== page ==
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Huge solar storm impacting Starlink satellites, 'degraded service' reported: Musk

SpaceX founder Elon Musk says that a powerful geomagnetic storm hitting Earth is putting Starlink satellites under tremendous strain. The storm is the most powerful since 2003.

Elon Musk has said that the powerful geomagnetic storm hitting Earth right now is putting Starlink satellites under tremendous strain.

Conditions reached level 5 on the 5-point scale of geomagnetic activity on Friday evening, according to the Space Weather Prediction Center (SWPC) which says its satellites observed an "extreme" event -- the first such storm to reach that level since October 2003. 

"Major geomagnetic solar storm happening right now. Biggest in a long time," Musk wrote on X, formerly Twitter early this morning. "Starlink satellites are under a lot of pressure, but holding up so far."

Starlink, the satellite arm of Elon Musk's SpaceX, warned on its website Saturday morning that it was experiencing "degraded service," though it didn't give further details. Fox Business has reached out to SpaceX for comment. 

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The company has about 6,000 satellites in low earth orbit that communicate with ground transceivers delivering high-speed internet to customers.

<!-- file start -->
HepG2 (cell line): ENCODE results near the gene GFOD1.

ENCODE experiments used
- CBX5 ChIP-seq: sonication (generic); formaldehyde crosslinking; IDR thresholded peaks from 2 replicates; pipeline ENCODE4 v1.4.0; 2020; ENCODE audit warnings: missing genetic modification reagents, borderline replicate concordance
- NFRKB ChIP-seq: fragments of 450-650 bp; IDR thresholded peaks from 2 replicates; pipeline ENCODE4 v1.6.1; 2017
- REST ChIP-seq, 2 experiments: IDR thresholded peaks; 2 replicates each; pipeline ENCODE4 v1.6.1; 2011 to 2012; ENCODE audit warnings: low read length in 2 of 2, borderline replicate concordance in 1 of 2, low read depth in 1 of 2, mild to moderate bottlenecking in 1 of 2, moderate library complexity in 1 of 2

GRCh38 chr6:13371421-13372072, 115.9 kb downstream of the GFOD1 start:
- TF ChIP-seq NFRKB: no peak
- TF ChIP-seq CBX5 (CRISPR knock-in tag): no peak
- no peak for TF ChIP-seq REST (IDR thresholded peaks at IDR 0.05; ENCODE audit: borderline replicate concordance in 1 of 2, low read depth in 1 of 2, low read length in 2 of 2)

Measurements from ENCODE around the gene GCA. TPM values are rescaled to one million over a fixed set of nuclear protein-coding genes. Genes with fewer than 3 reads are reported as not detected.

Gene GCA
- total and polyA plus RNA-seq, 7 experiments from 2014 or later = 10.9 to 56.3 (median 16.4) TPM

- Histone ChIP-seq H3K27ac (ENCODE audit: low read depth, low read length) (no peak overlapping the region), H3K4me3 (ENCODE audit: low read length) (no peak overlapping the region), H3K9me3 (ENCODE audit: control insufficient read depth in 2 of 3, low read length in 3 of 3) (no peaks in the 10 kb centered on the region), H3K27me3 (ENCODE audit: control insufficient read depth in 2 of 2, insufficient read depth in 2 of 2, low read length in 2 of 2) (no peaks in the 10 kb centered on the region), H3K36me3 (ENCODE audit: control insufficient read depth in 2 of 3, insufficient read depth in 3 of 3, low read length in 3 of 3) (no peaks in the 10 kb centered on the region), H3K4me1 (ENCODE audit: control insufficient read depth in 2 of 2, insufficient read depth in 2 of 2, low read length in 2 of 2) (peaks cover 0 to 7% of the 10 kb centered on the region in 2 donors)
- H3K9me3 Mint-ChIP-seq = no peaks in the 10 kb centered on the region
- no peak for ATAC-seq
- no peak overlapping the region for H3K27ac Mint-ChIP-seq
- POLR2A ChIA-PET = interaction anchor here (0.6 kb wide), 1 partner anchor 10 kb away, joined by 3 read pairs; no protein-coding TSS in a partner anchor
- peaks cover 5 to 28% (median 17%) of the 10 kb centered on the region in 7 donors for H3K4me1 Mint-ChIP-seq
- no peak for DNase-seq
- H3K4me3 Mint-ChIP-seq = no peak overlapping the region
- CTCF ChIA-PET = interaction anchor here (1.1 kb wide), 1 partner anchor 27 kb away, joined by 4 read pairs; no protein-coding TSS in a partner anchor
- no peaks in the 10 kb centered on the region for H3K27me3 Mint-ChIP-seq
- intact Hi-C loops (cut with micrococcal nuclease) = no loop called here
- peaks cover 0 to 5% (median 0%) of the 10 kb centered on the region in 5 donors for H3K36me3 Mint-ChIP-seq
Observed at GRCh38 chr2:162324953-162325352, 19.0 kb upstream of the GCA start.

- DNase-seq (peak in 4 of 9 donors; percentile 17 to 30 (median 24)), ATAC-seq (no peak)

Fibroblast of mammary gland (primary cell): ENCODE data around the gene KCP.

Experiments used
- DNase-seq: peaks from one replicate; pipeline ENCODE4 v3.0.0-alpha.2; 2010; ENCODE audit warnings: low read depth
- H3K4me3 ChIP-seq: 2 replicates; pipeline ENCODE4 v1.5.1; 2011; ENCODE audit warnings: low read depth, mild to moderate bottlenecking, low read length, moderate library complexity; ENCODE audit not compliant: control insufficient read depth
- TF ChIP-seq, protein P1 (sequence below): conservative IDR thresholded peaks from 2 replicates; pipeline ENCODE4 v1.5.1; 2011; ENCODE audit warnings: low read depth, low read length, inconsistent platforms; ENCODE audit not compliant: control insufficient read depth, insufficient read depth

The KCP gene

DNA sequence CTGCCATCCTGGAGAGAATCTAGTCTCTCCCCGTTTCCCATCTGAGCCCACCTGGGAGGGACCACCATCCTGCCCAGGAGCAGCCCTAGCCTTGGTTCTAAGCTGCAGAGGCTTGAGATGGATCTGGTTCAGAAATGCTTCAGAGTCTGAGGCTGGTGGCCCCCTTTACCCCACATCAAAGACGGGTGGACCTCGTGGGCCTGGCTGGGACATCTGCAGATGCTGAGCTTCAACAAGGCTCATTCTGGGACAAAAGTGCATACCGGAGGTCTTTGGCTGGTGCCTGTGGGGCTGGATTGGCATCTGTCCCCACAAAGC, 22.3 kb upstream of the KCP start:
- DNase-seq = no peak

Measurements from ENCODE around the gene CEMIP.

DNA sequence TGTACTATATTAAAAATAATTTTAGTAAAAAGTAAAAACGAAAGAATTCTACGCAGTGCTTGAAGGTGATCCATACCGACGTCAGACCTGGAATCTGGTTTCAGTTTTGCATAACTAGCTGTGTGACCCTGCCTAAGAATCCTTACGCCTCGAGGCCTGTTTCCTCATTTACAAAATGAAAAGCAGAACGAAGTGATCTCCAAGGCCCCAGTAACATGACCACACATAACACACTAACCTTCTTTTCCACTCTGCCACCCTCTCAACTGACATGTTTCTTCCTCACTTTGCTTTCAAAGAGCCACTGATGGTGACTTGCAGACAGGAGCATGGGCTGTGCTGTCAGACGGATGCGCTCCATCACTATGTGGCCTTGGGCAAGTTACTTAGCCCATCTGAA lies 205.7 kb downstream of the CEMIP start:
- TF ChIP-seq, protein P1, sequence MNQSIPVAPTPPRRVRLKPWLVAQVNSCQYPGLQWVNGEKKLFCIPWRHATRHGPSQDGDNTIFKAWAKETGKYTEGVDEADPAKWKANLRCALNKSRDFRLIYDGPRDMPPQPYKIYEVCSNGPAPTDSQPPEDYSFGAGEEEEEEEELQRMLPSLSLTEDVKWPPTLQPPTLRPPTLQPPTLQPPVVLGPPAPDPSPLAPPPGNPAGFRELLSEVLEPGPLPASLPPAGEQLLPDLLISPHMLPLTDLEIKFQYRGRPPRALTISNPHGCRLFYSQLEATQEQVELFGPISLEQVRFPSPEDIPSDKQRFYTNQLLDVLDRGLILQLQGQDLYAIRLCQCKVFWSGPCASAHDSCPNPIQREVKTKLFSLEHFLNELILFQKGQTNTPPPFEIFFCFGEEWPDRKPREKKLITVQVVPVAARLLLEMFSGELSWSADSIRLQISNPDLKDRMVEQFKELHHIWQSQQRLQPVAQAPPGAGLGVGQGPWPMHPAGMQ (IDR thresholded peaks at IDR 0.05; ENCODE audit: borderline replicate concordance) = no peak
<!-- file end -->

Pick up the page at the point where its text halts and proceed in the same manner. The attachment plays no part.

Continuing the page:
The inter-satellite laser links to pass data between one another in space at the speed of light, allowing the network to offer internet coverage around the world. Starlink owns around 60% of the roughly 7,500 satellites orbiting Earth and is a dominant player in satellite internet.

If satellites are impacted, they could disrupt navigation and communication services on Earth.

The U.S. National Oceanic and Atmospheric Administration (NOAA) says that a G5 geomagnetic storm can cause "widespread voltage control problems" and that some grid systems may experience complete collapse or blackouts. Electrical lines found in people’s homes are not understood to be at risk.

A geomagnetic storm, the agency says, is a major disturbance of Earth's magnetosphere and occurs when there is an exchange of energy from the solar wind into the space environment surrounding Earth. It typically involves powerful solar flares known as Coronal Mass Ejections (CMEs) being emitted from the sun. At least seven have been observed since Wednesday.

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The storms result from variations in the solar wind that produce major changes in the currents, plasma and fields in Earth’s magnetosphere.

The NOAA says the storm is likely to persist over the weekend, posing risks to navigation systems, power grids, and satellite navigation, among other services. The last time Earth experienced a Level 5 geomagnetic event, there were power outages in Sweden and damaged transformers in South Africa.

The storm caused the skies across the U.S. to light up in a spectacular, colorful glow at levels not seen in years or decades as massive solar flares slammed into Earth on Friday.

Northern Light displays, typically relegated to states along the Canadian border during a typical geomagnetic storm, reached as far as the Gulf Coast, with pink, green and purple skies reported in Florida, Texas and Alabama. 

While conditions have since drifted back to a level 4 storm on Saturday morning, more geomagnetic activity is heading Earth's way over the weekend from additional solar flares, possibly lasting into early next week.

Fox Weather and Reuters contributed to this report. 

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